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Why Trudeau’s Playpen Politics is Actually Good for Canada

By —— Bio and Archives--November 9, 2017

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Why Trudeau’s Playpen Politics is Actually Good for Canada
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If Prime Minister Justin Trudeau ever decides to re-write our country’s constitution — the way he is re-writing our national anthem — I’m pretty sure his revamped preamble would read something like this:

“We the People of Canada, in Order to form a more perfect Confederation, do ordain the idea that governing this nation should involve lots of zany fun and hilarity!!!”

Yes, that would make for a flippant constitution, but keep in mind that Trudeau’s basic contribution to Western political thought has been the development of an entire ideology centered on the premise that leaders should cut loose and have a good time.

For him, in short, the prime minister’s most important job is to act like the country’s “partier-in-chief.”

And Trudeau certainly has done that.

In fact, if you were to list his main accomplishment since coming to power two years ago, you’d have to say he has elevated the political art of executive enjoyment.

After all, he’s mainly known world-wide as a leader who poses for photo ops with panda bears, who attends swanky parties in New York and Davos, who marches in countless Gay Pride Parades and who vacations on posh private island resorts in the Bahamas.

Wall-to-wall merriment!

And truth be told, it’s a style of leadership people love.

The media certainly loves it, since Trudeau’s unceasing gleeful jollity makes for good copy; why write a boring article about rising regional tensions in the Ukraine when you can you can expound on the prime minister’s awesome Chewbacca socks?

Plus, regular people like Trudeau’s ideological dedication to fun.

Certainly, for a lot of Canadians, he’s a refreshing change from the lacklustre Prime Minister Stephen Harper, whose unofficial motto was “Bland is good.”

It seems the only people who don’t fully appreciate Trudeau’s shenanigans are Canadian conservatives, who, in their typically stodgily-conservative way, constantly complain that the prime minister should stick to doing his job.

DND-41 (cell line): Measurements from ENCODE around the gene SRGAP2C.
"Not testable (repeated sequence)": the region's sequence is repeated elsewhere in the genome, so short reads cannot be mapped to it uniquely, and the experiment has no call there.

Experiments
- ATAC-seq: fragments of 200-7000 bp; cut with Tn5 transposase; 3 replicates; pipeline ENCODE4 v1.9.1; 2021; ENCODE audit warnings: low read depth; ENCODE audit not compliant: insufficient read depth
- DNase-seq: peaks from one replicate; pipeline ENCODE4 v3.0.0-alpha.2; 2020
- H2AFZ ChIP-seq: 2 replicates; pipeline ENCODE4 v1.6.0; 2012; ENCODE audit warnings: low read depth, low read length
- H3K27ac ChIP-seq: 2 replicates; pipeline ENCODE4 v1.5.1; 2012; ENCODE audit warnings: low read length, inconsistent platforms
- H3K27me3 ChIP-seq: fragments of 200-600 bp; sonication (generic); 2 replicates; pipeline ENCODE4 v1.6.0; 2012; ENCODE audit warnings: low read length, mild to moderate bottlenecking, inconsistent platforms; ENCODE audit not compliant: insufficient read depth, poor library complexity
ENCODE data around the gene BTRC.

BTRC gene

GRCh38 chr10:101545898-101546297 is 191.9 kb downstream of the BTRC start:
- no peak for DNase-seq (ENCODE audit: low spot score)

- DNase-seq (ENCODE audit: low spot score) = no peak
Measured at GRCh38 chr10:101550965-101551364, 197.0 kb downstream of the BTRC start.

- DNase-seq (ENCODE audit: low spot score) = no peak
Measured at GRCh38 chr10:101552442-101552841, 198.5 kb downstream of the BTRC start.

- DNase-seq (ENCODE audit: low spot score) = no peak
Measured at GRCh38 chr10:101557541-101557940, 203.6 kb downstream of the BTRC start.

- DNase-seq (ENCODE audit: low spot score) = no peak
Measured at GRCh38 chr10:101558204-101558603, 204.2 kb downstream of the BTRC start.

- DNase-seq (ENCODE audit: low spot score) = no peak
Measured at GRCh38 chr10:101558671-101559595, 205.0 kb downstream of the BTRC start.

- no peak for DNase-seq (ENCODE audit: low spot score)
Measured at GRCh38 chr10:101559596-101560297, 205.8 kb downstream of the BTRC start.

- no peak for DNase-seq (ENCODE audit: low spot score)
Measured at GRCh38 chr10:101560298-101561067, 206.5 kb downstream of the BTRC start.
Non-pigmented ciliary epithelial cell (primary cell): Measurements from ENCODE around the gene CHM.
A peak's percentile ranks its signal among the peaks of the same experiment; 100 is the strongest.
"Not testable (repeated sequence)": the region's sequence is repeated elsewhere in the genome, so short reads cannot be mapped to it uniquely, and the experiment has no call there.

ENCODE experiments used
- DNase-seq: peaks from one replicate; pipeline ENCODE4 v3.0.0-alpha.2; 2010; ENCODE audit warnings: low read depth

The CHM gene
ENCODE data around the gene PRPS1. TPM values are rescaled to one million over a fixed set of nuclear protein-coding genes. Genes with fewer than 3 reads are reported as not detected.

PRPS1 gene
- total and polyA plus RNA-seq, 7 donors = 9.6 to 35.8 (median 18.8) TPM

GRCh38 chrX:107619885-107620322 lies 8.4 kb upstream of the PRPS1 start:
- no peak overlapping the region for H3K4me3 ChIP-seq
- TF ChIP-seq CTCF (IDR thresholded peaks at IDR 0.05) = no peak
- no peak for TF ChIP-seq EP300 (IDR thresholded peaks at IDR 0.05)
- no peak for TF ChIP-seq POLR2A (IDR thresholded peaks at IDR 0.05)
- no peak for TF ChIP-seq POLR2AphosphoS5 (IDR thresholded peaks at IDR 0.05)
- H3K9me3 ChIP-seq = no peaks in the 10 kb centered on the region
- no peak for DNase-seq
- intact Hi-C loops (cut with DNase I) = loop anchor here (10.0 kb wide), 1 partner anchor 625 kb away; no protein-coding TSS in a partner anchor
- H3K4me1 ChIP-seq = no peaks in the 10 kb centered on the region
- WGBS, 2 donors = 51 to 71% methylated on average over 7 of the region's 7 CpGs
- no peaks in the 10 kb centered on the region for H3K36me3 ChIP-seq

And while I fully understand this take, I also think it’s a bad strategy.

In fact, in my view, conservatives should be actively encouraging Trudeau to carry on with his man-child antics.

Conservative groups should run ads saying: “Hey, Mr. Prime Minister, that was a totally awesome Superman outfit you wore in the House of Commons. We sure hope that when you attend the next G-8 summit, you dress up as the Green Lantern or as Aquaman.

So why do I advocate this seemingly counter-intuitive approach?

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Well, just ask yourself this question: Isn’t it actually better for Canada when Trudeau is busily engaged in his juvenile brand of playpen politics?

I mean, wouldn’t you rather Trudeau was taking selfies with famous Hollywood actors (the ones not currently under criminal investigation), then, say, coming up with new plans to destroy Alberta’s economy?

And wouldn’t you rather he expend his energy researching ways to photo bomb high school proms, than devising nefarious new schemes to spend tax dollars?

For Pete’s sakes, this is the guy who thought it was a brilliant idea to spend more than $200,000 on the budget cover’s artwork!

That’s crazy, right?  (Though I’m sure the Governor-General will come up with a reason to explain why that expenditure was needed because of science.)

At any rate, do you see where I’m coming from here?

Yes, I know it can be maddening to see Trudeau mug for the cameras, and the rapturous adulation such mugging triggers in the media is definitely cringe-worthy.

But for the sake of the greater good, for the sake of our economy, for the sake of Canada, that’s a suffering conservatives might have to bear.

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Gerry Nicholls -- Bio and Archives | Comments

Gerry Nicholls is a Toronto writer and a senior fellow with the Democracy Institute. His web site is Making sense with Nicholls

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